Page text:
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Lance Berkman rips Wrigley Field, calls it ‘one of the worst places in baseball’

Feb. 20, 2013; Surprise, AZ, USA: Texas Rangers first baseman Lance Berkman poses for a portrait during photo day at Surprise Stadium. Mandatory Credit: Mark J. Rebilas-USA TODAY Sports

Texas Rangers designated hitter Lance Berkman spent parts of 12 seasons as a member of the Houston Astros, as well as two seasons with the St. Louis Cardinals so the veteran has had abundant experience playing baseball against the Chicago Cubs in the historic environs that is Wrigley Field.

With the Rangers paying a visit to the legendary venue for the first time since 2002 for a three-game series beginning Tuesday night, several members of the team are looking forward to experiencing the ballpark firsthand for the first time. But not Lance Berkman. He’s not relishing the experience of returning to Wrigley one bit. And he wasn’t afraid to let his feelings be known when discussing the team’s impending return to the Windy City, specifically Wrigleyville and its timeless yet cramped and antiquated baseball stadium.

Berkman, who isn’t expected to contribute much during the series given the absence of the designated hitter in National League ballparks, viciously savaged Wrigley Field, telling the Fort Worth Star-Telegram that he’d be more than happy to volunteer “if they’re looking for a guy to push the button when they blow the place up.” Yikes. Tell us how you really feel, Mr. Berkman.

But the savagery didn’t end with Berkman offering up his services to be part of a Wrigley demolition crew. Berkman continued to lay waste to any notion that Wrigley Field is charming location worthy of any kind of nostalgic feelings (via ESPN):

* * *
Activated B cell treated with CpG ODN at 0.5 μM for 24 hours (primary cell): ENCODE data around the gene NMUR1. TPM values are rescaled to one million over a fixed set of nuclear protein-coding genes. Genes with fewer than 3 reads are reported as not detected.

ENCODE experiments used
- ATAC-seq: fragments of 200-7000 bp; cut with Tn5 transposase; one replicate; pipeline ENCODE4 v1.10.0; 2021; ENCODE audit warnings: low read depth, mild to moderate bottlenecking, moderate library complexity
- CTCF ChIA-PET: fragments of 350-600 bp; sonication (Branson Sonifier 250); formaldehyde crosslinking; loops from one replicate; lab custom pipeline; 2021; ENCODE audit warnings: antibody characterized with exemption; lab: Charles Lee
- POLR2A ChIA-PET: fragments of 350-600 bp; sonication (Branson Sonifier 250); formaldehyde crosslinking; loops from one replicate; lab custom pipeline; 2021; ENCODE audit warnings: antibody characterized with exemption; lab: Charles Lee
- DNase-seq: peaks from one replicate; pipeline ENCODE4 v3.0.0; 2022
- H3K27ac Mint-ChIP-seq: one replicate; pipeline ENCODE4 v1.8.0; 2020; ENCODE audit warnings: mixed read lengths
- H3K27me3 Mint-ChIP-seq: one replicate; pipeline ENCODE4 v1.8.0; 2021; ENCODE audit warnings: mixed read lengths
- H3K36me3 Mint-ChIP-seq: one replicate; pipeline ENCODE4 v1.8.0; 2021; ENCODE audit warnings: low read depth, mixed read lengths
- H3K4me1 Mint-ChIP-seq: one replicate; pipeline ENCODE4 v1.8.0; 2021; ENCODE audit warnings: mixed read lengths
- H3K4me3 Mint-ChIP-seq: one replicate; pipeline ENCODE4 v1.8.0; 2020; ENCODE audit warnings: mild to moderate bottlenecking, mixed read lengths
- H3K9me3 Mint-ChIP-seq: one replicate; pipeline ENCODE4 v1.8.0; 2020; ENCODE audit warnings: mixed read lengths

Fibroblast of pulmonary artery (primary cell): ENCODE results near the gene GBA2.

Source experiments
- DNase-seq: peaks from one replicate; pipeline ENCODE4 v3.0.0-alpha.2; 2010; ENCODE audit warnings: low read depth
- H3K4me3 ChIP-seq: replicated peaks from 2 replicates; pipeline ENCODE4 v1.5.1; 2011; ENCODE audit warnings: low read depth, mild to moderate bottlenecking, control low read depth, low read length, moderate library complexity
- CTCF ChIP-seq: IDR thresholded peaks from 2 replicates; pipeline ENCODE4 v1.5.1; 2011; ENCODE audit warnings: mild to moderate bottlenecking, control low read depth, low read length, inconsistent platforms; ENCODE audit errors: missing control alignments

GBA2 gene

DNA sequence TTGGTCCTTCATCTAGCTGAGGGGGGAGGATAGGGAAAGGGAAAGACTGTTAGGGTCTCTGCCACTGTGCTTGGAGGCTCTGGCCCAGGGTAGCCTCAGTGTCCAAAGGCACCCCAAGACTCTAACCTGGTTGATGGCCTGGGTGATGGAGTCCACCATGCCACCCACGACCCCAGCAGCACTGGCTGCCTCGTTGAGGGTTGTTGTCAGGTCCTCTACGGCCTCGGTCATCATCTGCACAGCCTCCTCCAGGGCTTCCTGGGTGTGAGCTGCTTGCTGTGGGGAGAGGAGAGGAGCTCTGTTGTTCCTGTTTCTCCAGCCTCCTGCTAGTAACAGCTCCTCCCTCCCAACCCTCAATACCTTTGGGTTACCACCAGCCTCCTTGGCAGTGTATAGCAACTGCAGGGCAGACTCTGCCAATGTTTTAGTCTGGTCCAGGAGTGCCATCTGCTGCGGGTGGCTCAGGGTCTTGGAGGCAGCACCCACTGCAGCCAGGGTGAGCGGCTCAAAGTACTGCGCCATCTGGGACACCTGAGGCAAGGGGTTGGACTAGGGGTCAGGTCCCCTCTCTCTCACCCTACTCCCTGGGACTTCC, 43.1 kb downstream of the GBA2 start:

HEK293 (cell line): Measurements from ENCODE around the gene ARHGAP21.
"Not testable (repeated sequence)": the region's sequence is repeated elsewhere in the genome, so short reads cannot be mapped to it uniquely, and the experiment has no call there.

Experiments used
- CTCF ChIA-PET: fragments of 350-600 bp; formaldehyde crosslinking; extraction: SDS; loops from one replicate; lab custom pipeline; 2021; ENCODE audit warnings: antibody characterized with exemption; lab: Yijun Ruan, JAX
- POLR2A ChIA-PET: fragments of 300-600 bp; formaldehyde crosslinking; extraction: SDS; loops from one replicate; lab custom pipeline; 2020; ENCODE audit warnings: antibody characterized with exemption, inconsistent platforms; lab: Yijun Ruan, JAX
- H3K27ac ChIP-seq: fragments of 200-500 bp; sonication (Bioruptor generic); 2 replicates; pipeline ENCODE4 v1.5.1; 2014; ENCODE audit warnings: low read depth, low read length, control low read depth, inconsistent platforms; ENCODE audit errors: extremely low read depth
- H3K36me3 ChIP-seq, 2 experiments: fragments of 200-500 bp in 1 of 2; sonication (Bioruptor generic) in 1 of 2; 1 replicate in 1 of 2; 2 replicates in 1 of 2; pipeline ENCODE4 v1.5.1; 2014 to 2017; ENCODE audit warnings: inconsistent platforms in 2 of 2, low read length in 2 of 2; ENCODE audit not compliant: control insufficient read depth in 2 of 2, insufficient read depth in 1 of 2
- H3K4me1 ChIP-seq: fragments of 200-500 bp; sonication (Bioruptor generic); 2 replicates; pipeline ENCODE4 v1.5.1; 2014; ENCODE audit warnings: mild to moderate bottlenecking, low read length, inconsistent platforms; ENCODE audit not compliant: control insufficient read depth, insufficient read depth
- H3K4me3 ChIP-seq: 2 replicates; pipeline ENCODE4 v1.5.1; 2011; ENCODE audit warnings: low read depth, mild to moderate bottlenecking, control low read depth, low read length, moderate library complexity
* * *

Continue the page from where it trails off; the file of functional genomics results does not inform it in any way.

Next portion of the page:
“It’s one of the worst places in baseball for, well, just about anything,” Berkman told the Fort Worth Star-Telegram and the Dallas Morning News. “I really don’t like it. I read where they got approval for some more upgrades. Count me in the group of people extremely happy to see that. I guess I’m just spoiled.

“There is a tremendous history associated with it and there is something special about playing on the same field that guys like Babe Ruth did. But really, what kind of history is there? It’s not like there has been one championship after another. It’s mainly been a place for people to go and drink beer.”

Mainly a place for people to go and drink beer? He says that like it’s a bad thing.

Still, given the lavish amenities afforded to big league ballplayers typically found in far more modern major league ballparks, it’s not mind-blowing that players such as Berkman would find the charm of Wrigley Field insufficient in making up for its many shortcomings. Nevertheless, jeez louise, Lance Berkman: What kind of cantankerous old codger is he turning into in his advancing years?

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